Inspiring 2015 Environmental Stories


It’s been and interesting year filled with exciting stories that will make you smile!

I was thrilled to report that the city of Montreal, Quebec — home to 1.7 million people — banned all bee- and soil-killing neonicotinoid poisons. We need healthy bees because they supply us with almost 40 percent of the food on our dinner plates every night.

Bees pollinate coffee and, according to The Harvard School of Public Health, Department of Nutrition, if you consume up to five cups of coffee per day, it may extend your life span. It’s not just millions of people who find their morning caffeine buzz irresistible, but also honeybees seek a morning buzz from flowers containing nectar laced with caffeine. That caffeine boosts bees’ memories, causing the buzzed forager bees that return to the hive to dance vigorously and communicate to other bees the precise location of the caffeinated flowers. Some plants are using caffeine as a drug to get the upper hand on the bees to pollinate their flowers first.

Honeybees are offering my colleagues in Australia and France a clue to crack the dreadful dementia disease, which is not a normal part of aging. Floral odors act to trigger the part of the bee brain associated with memory, which overrides the chemical response to aggression. The bees are providing researchers with insight into smells associated with memories that drive behavior. Loss of scent is one of the first symptoms of dementia. According to the World Health Organization there are over 47.5 million people afflicted with dementia and 7.7 million cases are added each year.

Mark Oct. 12, 2016 on your calendar because that’s when “The Monsanto Tribunal” begins in The Hague, Netherlands. It’s a crowd-funded group of environmentalists, activists, scientists and lawyers that will evaluate allegations of “ecocide” made against Monsanto causing irreparable damage to the environment and human health.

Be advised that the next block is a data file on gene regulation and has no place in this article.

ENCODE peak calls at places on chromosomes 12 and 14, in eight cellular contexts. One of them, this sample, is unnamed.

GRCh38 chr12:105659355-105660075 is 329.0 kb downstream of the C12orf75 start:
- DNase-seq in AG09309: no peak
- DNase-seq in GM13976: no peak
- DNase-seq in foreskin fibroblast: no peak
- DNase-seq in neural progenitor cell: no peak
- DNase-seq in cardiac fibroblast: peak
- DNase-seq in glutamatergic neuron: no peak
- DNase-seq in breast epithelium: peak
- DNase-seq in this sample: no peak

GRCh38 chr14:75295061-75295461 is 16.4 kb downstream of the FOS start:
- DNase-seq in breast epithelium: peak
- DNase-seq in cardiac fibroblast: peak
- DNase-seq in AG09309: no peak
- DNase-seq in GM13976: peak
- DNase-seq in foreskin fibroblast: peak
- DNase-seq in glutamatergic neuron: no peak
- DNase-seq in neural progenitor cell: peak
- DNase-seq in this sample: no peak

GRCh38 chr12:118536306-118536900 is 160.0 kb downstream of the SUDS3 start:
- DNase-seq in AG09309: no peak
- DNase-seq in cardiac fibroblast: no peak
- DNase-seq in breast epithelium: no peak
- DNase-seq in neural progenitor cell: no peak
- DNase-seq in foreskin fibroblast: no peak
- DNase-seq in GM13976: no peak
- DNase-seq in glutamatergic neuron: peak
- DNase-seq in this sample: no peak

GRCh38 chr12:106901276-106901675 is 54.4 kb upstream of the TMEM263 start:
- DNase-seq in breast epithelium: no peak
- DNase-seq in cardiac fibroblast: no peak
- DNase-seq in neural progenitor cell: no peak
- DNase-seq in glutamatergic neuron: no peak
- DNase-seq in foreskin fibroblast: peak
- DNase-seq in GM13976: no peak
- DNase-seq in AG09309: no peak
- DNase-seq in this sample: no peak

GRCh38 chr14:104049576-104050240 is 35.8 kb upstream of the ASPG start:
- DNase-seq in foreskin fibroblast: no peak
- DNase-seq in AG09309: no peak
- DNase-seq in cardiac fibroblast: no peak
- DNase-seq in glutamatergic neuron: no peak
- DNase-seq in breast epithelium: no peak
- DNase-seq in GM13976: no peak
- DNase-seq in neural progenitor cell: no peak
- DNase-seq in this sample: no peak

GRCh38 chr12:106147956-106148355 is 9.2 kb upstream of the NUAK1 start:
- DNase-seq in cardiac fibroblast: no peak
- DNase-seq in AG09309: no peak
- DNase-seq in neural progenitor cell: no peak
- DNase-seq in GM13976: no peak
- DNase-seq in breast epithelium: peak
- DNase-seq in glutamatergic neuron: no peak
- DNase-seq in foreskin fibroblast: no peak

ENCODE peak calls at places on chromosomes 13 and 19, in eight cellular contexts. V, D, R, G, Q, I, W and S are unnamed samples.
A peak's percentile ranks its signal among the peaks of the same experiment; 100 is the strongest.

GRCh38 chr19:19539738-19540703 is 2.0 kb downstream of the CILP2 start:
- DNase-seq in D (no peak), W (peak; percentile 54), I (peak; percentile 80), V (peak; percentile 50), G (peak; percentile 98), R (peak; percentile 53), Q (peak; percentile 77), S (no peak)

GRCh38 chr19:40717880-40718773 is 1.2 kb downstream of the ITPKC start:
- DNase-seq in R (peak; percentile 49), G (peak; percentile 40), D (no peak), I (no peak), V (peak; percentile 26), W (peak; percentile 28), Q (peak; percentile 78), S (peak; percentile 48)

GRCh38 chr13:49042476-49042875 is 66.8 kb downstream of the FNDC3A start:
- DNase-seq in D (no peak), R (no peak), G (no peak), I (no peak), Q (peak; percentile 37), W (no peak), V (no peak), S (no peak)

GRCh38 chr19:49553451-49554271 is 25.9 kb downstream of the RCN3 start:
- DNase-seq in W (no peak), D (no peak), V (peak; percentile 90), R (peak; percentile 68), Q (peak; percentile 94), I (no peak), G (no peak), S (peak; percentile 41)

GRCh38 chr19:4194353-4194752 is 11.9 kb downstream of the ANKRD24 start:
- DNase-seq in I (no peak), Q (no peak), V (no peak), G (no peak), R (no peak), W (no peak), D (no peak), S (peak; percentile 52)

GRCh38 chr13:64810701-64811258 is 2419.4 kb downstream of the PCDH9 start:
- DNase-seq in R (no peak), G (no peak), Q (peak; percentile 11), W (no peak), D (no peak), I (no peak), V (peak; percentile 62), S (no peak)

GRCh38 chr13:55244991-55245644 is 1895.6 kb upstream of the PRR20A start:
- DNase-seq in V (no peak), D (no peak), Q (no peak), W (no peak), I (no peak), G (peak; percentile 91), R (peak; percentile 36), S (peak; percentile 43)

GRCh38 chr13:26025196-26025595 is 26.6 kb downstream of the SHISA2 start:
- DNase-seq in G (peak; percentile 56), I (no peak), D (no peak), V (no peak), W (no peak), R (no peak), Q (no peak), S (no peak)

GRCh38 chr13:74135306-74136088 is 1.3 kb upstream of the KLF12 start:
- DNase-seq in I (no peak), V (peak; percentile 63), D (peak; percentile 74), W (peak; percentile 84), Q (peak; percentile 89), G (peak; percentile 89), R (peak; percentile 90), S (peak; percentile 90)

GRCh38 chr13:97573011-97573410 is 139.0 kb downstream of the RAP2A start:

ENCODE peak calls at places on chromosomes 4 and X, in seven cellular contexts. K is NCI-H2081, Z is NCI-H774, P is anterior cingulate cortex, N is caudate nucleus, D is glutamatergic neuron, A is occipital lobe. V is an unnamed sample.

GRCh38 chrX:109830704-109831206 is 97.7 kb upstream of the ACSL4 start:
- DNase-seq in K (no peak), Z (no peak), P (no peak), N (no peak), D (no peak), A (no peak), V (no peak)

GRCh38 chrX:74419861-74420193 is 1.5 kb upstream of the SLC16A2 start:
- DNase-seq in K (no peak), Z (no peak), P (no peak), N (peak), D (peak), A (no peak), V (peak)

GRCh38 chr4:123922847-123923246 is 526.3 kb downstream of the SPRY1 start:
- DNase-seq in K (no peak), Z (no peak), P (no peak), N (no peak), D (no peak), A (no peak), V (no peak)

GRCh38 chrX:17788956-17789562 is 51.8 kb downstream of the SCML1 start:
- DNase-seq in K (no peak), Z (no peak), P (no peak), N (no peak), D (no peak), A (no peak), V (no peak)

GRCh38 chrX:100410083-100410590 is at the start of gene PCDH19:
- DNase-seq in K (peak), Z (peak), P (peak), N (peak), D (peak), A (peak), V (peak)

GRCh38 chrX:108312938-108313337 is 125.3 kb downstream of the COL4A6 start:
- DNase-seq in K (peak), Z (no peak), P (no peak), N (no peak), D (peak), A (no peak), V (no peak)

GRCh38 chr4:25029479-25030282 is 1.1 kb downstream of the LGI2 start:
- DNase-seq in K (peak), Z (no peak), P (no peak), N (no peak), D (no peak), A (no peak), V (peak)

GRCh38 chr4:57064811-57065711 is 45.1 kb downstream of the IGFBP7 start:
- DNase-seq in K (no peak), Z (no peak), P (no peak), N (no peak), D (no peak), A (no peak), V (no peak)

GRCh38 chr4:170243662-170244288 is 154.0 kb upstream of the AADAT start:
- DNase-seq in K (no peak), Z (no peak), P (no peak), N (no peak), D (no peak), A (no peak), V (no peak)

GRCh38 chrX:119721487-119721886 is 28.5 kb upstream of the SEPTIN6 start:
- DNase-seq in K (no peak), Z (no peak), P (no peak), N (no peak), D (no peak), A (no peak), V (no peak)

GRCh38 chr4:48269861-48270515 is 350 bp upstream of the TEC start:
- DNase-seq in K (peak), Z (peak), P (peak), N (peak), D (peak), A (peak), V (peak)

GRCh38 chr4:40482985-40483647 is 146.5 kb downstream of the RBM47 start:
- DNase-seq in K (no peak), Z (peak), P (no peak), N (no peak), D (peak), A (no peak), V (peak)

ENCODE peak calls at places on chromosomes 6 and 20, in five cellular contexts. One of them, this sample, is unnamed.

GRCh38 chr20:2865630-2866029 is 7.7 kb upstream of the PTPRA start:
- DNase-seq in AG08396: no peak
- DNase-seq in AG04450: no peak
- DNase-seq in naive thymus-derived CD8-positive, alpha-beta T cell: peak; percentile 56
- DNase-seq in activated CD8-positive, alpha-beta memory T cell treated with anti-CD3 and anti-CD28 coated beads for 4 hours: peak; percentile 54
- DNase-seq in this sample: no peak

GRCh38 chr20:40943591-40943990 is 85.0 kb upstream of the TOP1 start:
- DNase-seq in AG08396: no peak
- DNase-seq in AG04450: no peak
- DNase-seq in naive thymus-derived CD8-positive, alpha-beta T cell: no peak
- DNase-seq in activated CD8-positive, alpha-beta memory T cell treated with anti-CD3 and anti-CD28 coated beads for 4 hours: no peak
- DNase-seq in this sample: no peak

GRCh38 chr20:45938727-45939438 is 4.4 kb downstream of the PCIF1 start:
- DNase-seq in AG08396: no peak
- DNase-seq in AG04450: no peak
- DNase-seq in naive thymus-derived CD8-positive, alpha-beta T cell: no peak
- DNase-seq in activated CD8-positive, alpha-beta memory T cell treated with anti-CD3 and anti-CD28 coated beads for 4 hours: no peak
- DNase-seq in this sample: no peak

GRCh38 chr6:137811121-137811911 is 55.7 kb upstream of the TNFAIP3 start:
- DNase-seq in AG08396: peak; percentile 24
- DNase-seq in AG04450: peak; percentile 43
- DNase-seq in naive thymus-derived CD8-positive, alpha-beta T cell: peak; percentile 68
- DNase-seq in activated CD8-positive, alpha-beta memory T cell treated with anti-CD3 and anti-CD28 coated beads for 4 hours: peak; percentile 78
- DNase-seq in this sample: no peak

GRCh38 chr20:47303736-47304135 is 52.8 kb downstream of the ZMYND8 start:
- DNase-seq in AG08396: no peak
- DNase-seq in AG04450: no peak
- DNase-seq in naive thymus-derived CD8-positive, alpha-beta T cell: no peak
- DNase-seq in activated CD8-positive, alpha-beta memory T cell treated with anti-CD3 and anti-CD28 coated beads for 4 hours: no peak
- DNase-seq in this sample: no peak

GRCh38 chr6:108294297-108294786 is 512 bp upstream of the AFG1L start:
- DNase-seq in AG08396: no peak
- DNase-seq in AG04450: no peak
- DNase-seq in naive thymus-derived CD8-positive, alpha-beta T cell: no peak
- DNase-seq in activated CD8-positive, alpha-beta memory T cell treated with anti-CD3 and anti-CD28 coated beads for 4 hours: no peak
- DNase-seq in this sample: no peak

Aspen, Colo. became the third U.S. city — next to Burlington, Vt. and Greensburg, Kan. — to walk away from powering itself from climate altering, subsidized fossil fuels. Aspen now sources wind, solar and geothermal energies — they are a ‘green’ community.

This year a critically endangered western North Pacific Gray whale named Varvara registered the longest mammalian migration. She swam from her feeding grounds off Sakhalin Island, Russia to the Sea of Cortez, Baja, California, Mexico and then five-and-a-half months later returned. This 50-foot, nine-year-old, 40-ton whale cruised an astounding 13,987 miles

Deep diving whales like sperms and Cuvier’s beaked possess specialized oxygen binding, ultra stable proteins within their muscles, which are helping doctors develop synthetic blood used for emergency transfusions. Whales hold the key to saving trauma patients.

We owe gratitude to former NBA Houston Rocket Yao Ming. Since 2011, he’s worked ceaselessly with Wild Aid to inform Chinese people of the death and consequences of killing 100 million sharks a year for shark fin soup laced with mercury poisoning. This year was the first time in 20 years that the insatiable demand for shark fins declined. We are missing 90 percent of most shark species that swam the oceans in 1995.

Sea Shepherd’s icefish campaign was a smashing success after 110 days and over 10,000 nautical miles across two seas and three oceans, the longest hot pursuit of a poaching vessel in maritime history, which ended with the captain of the ignoble, unflagged Thunder scuttling her off the coast of West Africa. 

The international group of “hacktivists” known as Anonymous punished Japan and Iceland for mercilessly massacring whales and dolphins and not abiding by the 1986 world moratorium on whaling. Since September over 100 government and commercial websites were forced offline thanks to what is known as “disturbed denial of service.”

We are missing 40 percent of oxygen-bearing oceanic plants called phytoplankton — the base of the entire marine food web — from overheating oceans as a direct consequence of the climate crisis, courtesy of the $5.6 trillion  annually subsidized fossil fuel industry.

Whales and dolphins are central to our survival and helping to heal the sick oceans. The filter-feeding whales are fertilizing the sea with their flocculent fecal plumes (their feces). It’s rich in iron and nitrogen — essential to grow oxygen-bearing phytoplankton, which provides almost three out of every four breaths of air we all breathe. The whales are helping us fight the climate crisis.

Love is the Solution — Happy New Year.

Earth Dr Reese Halter is the author of “The Insatiable Bark Beetle.”

Editor’s note: Minor edits have been made to improve clarity.